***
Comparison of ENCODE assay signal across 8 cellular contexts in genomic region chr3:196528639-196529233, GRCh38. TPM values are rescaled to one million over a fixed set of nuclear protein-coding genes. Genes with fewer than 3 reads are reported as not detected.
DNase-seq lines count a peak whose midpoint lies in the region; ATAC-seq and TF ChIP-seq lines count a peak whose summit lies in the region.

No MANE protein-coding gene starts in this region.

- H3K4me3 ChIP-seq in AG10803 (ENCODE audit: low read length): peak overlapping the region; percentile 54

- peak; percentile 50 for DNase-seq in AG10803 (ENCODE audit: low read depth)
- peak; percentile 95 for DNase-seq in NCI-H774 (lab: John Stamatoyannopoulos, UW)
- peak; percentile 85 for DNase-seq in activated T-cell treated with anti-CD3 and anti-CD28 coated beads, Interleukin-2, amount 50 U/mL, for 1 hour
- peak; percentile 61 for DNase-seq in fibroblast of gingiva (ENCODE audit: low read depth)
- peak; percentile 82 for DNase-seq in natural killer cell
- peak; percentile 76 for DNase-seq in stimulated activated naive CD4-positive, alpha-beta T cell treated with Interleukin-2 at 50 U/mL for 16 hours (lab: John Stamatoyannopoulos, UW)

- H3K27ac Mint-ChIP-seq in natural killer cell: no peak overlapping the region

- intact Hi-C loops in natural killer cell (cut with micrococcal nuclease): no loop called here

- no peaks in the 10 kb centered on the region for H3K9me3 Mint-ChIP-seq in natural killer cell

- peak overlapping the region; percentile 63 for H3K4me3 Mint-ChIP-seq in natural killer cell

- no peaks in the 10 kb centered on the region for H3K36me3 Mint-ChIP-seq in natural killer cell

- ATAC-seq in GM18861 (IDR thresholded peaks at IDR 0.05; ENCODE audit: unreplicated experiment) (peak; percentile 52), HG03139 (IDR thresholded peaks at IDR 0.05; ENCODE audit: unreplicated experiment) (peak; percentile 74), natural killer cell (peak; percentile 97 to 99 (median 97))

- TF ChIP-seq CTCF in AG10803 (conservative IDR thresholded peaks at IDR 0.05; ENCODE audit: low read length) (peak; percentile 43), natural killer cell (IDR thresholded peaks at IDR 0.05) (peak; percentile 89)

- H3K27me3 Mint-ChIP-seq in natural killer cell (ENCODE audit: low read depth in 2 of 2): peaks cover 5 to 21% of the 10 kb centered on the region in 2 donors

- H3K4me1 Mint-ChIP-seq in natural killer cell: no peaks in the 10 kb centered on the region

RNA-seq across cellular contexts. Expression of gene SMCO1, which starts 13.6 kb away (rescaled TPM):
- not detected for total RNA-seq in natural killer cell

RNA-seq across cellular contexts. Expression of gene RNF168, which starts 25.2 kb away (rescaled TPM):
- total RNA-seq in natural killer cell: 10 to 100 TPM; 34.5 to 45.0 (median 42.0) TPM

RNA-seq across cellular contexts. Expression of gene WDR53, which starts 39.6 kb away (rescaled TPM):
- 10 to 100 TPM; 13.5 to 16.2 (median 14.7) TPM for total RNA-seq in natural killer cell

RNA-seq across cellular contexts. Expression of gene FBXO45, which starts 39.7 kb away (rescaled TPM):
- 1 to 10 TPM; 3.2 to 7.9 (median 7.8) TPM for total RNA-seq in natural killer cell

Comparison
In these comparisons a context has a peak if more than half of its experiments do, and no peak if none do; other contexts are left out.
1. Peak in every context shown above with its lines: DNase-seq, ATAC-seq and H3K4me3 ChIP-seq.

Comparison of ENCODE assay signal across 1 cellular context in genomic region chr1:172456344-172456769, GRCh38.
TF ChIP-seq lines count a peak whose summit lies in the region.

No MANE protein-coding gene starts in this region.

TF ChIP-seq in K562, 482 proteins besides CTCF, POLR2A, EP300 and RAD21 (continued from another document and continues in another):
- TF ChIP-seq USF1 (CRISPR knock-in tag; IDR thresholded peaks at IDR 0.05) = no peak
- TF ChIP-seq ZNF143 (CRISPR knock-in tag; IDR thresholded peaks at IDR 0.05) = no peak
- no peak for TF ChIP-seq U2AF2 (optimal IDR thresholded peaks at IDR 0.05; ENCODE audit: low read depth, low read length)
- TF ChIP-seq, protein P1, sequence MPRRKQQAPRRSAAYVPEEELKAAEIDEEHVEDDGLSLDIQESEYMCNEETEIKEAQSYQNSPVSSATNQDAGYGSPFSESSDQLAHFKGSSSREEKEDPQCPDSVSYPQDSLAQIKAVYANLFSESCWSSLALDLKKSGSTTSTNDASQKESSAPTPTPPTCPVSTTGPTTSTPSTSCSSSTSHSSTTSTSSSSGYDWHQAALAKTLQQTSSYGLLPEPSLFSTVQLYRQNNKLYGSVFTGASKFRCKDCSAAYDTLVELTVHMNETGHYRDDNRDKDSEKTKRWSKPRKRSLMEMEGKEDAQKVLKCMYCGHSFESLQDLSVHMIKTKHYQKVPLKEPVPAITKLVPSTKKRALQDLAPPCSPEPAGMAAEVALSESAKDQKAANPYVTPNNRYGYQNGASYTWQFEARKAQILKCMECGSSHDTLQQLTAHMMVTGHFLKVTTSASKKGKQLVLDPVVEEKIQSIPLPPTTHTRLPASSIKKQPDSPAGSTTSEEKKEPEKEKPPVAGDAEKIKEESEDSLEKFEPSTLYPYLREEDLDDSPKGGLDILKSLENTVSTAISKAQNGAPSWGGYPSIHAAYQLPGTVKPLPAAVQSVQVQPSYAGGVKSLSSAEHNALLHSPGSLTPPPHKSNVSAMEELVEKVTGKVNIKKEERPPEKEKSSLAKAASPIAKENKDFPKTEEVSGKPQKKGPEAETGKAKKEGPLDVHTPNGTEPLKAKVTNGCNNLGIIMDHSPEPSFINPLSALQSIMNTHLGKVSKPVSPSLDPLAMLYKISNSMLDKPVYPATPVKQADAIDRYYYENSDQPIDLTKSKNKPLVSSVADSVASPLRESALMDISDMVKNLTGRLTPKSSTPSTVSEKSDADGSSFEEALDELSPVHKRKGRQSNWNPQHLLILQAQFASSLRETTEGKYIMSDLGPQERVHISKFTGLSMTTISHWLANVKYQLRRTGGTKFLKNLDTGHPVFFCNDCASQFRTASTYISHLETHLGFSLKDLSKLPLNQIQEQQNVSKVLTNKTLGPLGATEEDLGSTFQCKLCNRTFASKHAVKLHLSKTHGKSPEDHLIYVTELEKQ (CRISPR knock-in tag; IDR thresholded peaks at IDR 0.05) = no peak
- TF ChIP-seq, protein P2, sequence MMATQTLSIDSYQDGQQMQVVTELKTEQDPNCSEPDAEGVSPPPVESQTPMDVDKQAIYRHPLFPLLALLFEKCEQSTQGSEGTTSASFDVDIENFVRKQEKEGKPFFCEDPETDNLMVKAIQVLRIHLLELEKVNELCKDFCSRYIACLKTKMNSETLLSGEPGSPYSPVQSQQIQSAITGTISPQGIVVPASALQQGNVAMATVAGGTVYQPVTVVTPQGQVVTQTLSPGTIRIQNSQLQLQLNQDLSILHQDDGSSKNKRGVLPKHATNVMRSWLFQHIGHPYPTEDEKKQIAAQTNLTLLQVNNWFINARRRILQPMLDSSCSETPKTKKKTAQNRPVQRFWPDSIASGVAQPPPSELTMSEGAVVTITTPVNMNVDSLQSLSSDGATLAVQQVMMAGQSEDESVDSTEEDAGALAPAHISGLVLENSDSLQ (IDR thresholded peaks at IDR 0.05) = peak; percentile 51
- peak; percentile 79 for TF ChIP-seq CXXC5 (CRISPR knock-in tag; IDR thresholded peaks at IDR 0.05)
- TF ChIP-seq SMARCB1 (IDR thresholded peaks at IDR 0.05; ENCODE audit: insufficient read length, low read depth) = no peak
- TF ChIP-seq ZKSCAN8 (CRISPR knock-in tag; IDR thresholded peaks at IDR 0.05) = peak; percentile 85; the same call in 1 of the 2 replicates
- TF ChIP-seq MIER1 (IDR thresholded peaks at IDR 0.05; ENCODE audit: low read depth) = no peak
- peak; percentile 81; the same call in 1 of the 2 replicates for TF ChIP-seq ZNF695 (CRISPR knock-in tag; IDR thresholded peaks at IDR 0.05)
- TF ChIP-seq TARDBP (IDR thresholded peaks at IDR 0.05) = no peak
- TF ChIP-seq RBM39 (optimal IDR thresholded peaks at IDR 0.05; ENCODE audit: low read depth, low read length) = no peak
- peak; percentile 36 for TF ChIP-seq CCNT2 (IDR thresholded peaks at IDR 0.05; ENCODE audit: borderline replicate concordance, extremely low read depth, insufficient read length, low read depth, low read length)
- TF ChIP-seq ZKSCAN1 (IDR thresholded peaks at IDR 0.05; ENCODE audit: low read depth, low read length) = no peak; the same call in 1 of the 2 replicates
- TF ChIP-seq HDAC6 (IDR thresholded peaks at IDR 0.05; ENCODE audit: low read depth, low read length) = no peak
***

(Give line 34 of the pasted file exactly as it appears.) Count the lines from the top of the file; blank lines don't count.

TF ChIP-seq in K562, 482 proteins besides CTCF, POLR2A, EP300 and RAD21 (continued from another document and continues in another):